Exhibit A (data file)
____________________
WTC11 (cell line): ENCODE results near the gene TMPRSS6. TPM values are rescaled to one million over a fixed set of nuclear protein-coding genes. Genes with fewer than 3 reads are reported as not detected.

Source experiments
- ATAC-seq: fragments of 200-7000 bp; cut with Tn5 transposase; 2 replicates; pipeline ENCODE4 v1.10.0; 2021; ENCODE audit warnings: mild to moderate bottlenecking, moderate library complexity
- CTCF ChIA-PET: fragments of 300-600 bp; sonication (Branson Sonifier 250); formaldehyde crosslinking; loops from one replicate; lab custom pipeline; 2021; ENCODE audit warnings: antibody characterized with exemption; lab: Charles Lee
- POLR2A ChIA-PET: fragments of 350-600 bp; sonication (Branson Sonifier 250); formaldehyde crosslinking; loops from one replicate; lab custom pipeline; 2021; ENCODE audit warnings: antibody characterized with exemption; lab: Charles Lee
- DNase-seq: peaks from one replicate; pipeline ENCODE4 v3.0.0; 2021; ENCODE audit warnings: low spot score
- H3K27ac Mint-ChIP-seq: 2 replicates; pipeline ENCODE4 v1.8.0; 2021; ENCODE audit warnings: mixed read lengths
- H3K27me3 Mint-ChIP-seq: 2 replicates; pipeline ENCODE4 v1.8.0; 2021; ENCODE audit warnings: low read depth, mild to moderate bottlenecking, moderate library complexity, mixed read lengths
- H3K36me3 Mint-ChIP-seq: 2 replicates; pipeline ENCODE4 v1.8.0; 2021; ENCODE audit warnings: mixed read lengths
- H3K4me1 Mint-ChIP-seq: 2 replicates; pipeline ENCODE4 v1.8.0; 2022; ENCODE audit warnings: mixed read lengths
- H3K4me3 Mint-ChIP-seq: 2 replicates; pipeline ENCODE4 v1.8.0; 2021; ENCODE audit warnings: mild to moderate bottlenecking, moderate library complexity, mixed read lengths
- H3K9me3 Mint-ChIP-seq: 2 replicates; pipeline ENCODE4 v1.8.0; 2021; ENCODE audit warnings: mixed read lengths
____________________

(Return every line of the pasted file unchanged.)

WTC11 (cell line): ENCODE results near the gene TMPRSS6. TPM values are rescaled to one million over a fixed set of nuclear protein-coding genes. Genes with fewer than 3 reads are reported as not detected.

Source experiments
- ATAC-seq: fragments of 200-7000 bp; cut with Tn5 transposase; 2 replicates; pipeline ENCODE4 v1.10.0; 2021; ENCODE audit warnings: mild to moderate bottlenecking, moderate library complexity
- CTCF ChIA-PET: fragments of 300-600 bp; sonication (Branson Sonifier 250); formaldehyde crosslinking; loops from one replicate; lab custom pipeline; 2021; ENCODE audit warnings: antibody characterized with exemption; lab: Charles Lee
- POLR2A ChIA-PET: fragments of 350-600 bp; sonication (Branson Sonifier 250); formaldehyde crosslinking; loops from one replicate; lab custom pipeline; 2021; ENCODE audit warnings: antibody characterized with exemption; lab: Charles Lee
- DNase-seq: peaks from one replicate; pipeline ENCODE4 v3.0.0; 2021; ENCODE audit warnings: low spot score
- H3K27ac Mint-ChIP-seq: 2 replicates; pipeline ENCODE4 v1.8.0; 2021; ENCODE audit warnings: mixed read lengths
- H3K27me3 Mint-ChIP-seq: 2 replicates; pipeline ENCODE4 v1.8.0; 2021; ENCODE audit warnings: low read depth, mild to moderate bottlenecking, moderate library complexity, mixed read lengths
- H3K36me3 Mint-ChIP-seq: 2 replicates; pipeline ENCODE4 v1.8.0; 2021; ENCODE audit warnings: mixed read lengths
- H3K4me1 Mint-ChIP-seq: 2 replicates; pipeline ENCODE4 v1.8.0; 2022; ENCODE audit warnings: mixed read lengths
- H3K4me3 Mint-ChIP-seq: 2 replicates; pipeline ENCODE4 v1.8.0; 2021; ENCODE audit warnings: mild to moderate bottlenecking, moderate library complexity, mixed read lengths
- H3K9me3 Mint-ChIP-seq: 2 replicates; pipeline ENCODE4 v1.8.0; 2021; ENCODE audit warnings: mixed read lengths